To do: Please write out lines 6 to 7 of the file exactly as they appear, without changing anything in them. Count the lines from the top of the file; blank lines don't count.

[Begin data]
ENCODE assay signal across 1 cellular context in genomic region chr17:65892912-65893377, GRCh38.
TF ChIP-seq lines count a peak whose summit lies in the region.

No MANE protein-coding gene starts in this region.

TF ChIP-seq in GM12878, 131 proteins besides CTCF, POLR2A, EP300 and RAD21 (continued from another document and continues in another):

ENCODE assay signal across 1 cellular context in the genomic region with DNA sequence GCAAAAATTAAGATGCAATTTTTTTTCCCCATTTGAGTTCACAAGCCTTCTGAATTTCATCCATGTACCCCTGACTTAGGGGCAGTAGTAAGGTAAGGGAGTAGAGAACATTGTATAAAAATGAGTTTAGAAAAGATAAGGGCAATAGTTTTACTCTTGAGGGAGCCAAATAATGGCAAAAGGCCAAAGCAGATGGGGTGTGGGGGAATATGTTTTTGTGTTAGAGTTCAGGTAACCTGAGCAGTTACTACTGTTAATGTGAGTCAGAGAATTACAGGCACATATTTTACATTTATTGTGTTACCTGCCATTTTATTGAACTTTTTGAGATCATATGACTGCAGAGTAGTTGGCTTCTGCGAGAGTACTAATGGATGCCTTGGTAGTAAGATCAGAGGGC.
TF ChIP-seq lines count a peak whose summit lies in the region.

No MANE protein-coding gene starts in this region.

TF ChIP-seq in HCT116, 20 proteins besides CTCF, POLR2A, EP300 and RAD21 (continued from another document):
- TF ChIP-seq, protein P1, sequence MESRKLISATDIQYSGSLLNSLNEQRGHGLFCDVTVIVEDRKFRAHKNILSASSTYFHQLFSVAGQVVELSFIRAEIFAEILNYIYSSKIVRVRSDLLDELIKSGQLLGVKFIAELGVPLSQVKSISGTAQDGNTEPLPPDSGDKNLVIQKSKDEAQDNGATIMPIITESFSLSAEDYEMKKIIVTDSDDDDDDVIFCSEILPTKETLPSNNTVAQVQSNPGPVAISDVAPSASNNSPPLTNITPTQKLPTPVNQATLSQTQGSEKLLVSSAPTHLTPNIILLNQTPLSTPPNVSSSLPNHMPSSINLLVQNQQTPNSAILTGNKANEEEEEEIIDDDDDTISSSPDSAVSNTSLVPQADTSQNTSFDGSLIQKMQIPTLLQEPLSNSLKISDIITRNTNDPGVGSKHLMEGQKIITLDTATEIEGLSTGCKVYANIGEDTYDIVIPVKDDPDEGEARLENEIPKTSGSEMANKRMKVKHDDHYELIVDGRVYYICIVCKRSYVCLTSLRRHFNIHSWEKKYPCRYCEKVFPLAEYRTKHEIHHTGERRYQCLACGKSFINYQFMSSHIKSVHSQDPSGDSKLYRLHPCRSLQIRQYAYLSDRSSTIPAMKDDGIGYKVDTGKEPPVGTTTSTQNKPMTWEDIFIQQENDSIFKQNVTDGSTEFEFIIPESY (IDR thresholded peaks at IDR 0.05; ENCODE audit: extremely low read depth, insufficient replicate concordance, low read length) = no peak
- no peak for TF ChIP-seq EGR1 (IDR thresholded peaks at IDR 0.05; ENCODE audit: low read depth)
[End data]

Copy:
TF ChIP-seq lines count a peak whose summit lies in the region.

No MANE protein-coding gene starts in this region.